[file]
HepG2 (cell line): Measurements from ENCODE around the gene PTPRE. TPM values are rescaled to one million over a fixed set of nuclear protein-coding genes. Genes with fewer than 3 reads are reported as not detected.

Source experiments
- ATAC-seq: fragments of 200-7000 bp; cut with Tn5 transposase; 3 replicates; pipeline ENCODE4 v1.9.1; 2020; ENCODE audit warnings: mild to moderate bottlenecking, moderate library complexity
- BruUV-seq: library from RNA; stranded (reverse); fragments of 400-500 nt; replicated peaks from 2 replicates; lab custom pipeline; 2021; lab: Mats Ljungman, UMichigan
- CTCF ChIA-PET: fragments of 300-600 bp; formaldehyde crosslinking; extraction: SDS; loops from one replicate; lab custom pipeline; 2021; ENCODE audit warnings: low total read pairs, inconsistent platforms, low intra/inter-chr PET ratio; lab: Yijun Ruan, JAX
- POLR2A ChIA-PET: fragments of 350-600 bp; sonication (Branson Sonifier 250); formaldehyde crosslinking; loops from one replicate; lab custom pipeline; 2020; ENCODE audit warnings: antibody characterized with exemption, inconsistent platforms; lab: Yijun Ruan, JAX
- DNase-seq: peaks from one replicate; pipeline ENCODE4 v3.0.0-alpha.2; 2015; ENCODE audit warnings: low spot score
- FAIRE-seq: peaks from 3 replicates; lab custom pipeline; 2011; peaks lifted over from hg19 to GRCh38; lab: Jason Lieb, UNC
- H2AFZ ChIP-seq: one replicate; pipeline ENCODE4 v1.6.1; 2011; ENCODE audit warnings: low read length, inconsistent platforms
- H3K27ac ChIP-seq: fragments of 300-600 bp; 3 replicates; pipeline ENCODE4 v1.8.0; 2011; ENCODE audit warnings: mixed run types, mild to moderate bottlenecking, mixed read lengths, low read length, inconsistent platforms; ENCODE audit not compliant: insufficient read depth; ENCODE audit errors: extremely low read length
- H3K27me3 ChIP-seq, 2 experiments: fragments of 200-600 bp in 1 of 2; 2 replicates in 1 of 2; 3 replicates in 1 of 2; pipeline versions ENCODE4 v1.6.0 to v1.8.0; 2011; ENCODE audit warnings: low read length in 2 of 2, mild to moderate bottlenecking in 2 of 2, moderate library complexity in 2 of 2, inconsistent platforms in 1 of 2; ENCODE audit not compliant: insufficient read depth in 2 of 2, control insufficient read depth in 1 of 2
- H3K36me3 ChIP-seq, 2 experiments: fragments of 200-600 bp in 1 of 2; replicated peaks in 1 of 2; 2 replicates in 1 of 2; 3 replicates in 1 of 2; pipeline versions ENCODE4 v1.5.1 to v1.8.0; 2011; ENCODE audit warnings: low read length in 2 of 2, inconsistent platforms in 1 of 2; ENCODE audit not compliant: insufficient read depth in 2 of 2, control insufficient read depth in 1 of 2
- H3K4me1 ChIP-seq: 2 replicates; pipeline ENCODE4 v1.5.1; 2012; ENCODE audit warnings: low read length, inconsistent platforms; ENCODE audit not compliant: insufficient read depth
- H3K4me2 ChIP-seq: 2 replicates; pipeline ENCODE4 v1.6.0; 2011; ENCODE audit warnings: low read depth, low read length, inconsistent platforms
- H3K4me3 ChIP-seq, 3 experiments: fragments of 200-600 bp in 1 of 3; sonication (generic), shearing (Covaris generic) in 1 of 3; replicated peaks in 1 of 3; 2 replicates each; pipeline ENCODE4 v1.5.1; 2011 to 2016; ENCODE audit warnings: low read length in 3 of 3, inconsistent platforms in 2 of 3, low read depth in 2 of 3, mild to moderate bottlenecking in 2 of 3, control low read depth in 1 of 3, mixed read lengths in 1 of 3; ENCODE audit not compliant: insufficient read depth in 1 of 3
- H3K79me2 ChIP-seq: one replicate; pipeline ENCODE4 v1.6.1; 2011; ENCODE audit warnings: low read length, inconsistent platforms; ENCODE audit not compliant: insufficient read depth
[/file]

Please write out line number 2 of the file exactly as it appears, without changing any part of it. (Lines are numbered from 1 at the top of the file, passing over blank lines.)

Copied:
Source experiments